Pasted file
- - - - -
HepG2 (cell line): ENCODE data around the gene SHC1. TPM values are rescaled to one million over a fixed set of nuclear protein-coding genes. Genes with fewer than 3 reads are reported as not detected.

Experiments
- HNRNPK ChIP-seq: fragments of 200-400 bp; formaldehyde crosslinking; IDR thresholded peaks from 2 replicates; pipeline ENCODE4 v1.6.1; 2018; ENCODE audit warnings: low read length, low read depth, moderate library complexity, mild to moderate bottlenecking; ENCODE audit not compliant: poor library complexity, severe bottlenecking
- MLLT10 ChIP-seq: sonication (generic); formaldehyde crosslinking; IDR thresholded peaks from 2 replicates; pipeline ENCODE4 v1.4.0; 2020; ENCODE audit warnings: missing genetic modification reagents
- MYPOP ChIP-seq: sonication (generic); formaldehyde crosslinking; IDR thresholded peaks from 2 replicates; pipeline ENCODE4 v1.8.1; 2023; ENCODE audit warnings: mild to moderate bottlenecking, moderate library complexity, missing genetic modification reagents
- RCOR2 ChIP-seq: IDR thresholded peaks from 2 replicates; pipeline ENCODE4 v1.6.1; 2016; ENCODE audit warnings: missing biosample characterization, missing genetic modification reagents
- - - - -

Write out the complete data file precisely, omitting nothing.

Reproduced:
HepG2 (cell line): ENCODE data around the gene SHC1. TPM values are rescaled to one million over a fixed set of nuclear protein-coding genes. Genes with fewer than 3 reads are reported as not detected.

Experiments
- HNRNPK ChIP-seq: fragments of 200-400 bp; formaldehyde crosslinking; IDR thresholded peaks from 2 replicates; pipeline ENCODE4 v1.6.1; 2018; ENCODE audit warnings: low read length, low read depth, moderate library complexity, mild to moderate bottlenecking; ENCODE audit not compliant: poor library complexity, severe bottlenecking
- MLLT10 ChIP-seq: sonication (generic); formaldehyde crosslinking; IDR thresholded peaks from 2 replicates; pipeline ENCODE4 v1.4.0; 2020; ENCODE audit warnings: missing genetic modification reagents
- MYPOP ChIP-seq: sonication (generic); formaldehyde crosslinking; IDR thresholded peaks from 2 replicates; pipeline ENCODE4 v1.8.1; 2023; ENCODE audit warnings: mild to moderate bottlenecking, moderate library complexity, missing genetic modification reagents
- RCOR2 ChIP-seq: IDR thresholded peaks from 2 replicates; pipeline ENCODE4 v1.6.1; 2016; ENCODE audit warnings: missing biosample characterization, missing genetic modification reagents